Nurses are not battle-axes any more than they are angels. Again, we are professionals, just trying to do a job. There are no angry, sadistic nurses who would treat patients poorly simply because they are having a bad day or because they’ve “been around the block.” The battle-axe stereotype is probably the most inexplicable. Who came up with this idea that nurses could be mean-spirited bitches? Nursing is hard work, and many of us are frustrated with the profession. However, that would never translate over into patient care. If it did, we shouldn’t be nurses.
3. Naughty nurse
Perhaps the most derogatory stereotype is the naughty nurse one. If you go into any Halloween store, you will find the costumes with the tight white dresses and the short white skirts. It is embarrassing to nurses and completely degrades the profession. The naughty nurse image turns nurses into a sexualized stereotype that is completely at odds with what nurses actually do in their job. Furthermore, it projects the image that female nurses are sex objects and can be treated as such by patients in the hospital setting.
Another byproduct of this issue is that men may not want to enter the profession because they don’t want to be a naughty nurse. They don’t want their own sexuality questioned because the general consensus is that a nurse is primarily a female sex object. This means that a great deal of male candidates would rule out nursing as a profession, and that can weaken nursing as a whole. You don’t need to be a feminist to see that the naughty nurse stereotype is dangerous. It is not just good clean fun. Nurses are put down by this view of them, but they can also be put in danger by men who think they are nothing more than sexualized, bed bath giving creatures of pleasure – not the medical professionals that they are.
A handmaiden is someone who is at the beck and call of someone else—in this case, the doctor. Nurses are sometimes seen as the ones who are commanded to do what the doctor says and run to fetch. The problem with this stereotype, besides being wrong, is that is sets up a situation in which nurses are seen as only doing work that is manual in nature. For instance, a nurse can give a bed bath, but not make a decision on holding a benzodiazepine on a confused patient. A handmaiden can fill water pitchers, but not listen for lung sounds and determine the difference between rales and rhonchi. Handmaidens do physical work, not mental.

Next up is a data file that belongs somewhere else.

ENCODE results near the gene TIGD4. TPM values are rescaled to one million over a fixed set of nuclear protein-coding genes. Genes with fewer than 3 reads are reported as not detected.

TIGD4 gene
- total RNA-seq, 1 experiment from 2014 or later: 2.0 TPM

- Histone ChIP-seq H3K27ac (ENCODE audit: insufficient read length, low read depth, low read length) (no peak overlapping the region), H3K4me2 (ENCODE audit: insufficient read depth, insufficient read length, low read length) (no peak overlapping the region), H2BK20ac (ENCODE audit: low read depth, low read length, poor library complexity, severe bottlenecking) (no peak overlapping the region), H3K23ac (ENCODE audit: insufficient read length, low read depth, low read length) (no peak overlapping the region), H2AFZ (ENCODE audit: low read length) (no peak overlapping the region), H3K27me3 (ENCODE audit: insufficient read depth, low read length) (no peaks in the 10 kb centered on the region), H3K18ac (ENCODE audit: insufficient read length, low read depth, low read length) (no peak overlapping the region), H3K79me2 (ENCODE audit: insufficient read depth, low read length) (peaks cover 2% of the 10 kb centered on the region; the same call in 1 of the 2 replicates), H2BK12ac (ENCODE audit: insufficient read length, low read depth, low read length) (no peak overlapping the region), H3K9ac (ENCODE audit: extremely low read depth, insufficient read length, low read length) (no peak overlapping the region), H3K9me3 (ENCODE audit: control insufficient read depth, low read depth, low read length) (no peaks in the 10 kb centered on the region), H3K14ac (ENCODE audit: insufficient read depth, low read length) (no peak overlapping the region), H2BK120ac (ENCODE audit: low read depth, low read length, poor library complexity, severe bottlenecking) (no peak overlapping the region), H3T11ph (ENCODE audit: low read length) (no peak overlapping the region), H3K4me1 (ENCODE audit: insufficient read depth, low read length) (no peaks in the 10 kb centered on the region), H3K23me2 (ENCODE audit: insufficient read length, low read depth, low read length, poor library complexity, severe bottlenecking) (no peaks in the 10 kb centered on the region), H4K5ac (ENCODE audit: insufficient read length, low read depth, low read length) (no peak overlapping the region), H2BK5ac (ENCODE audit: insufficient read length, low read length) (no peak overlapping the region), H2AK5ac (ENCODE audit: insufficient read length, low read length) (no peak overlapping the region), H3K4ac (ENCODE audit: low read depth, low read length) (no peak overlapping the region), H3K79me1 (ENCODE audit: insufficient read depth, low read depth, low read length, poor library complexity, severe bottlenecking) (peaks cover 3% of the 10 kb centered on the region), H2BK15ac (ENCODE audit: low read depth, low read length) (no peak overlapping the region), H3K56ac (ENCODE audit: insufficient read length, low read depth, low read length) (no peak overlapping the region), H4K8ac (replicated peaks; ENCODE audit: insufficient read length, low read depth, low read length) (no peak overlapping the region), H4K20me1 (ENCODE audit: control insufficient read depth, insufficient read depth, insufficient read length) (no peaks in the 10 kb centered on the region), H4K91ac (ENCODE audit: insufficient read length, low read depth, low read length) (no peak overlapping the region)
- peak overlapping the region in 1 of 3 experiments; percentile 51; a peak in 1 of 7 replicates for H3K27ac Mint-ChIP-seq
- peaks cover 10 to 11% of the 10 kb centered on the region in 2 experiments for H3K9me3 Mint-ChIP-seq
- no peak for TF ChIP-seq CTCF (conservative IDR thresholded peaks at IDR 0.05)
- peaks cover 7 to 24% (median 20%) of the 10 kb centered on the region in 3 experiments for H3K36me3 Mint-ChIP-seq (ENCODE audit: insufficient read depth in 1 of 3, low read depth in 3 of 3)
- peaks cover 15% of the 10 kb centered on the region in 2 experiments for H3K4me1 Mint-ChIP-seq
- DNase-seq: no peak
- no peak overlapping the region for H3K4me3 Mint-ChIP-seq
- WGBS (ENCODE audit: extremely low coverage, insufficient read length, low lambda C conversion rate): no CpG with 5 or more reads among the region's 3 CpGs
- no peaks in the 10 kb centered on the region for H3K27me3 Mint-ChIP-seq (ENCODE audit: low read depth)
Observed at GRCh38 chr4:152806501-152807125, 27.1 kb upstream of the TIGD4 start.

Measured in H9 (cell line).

The public doesn’t understand what nurses do when it comes to the real intellectual work of the profession. Nurses use critical thinking as much as doctors. They often have to make decisions on the spot. They have to determine when to involve the doctors, and then they have to decide what the salient points are to relate to the doctor. Nurses are far more than handmaidens because they are far more than people who do physical work. While the physical work will always be a part of nursing, it is only a small part in this changing profession. In the past, it had a far more prevalent role, but the media has not caught up to how nursing has changed. The public just doesn’t really know what it takes to be a nurse in today’s health care world.
Finally, the stereotype that ties all of them together is that nurses are generally unskilled. Everyone knows that doctors go through an intense amount of training and that they give orders. Everyone has this sense that there is a hierarchy in the medical system and that doctors head it. As a consequence, the public thinks that nurses are at the bottom, and they are therefore unskilled. As with any unskilled laborer, they would deserve less respect and would be replaceable. Of course, none of this is true because there is a marked difference in the skill set of a doctor and a nurse. It takes particular types of skills to work as a nurse, and saying a nurse is unskilled shows complete ignorance of what a nurse actually does.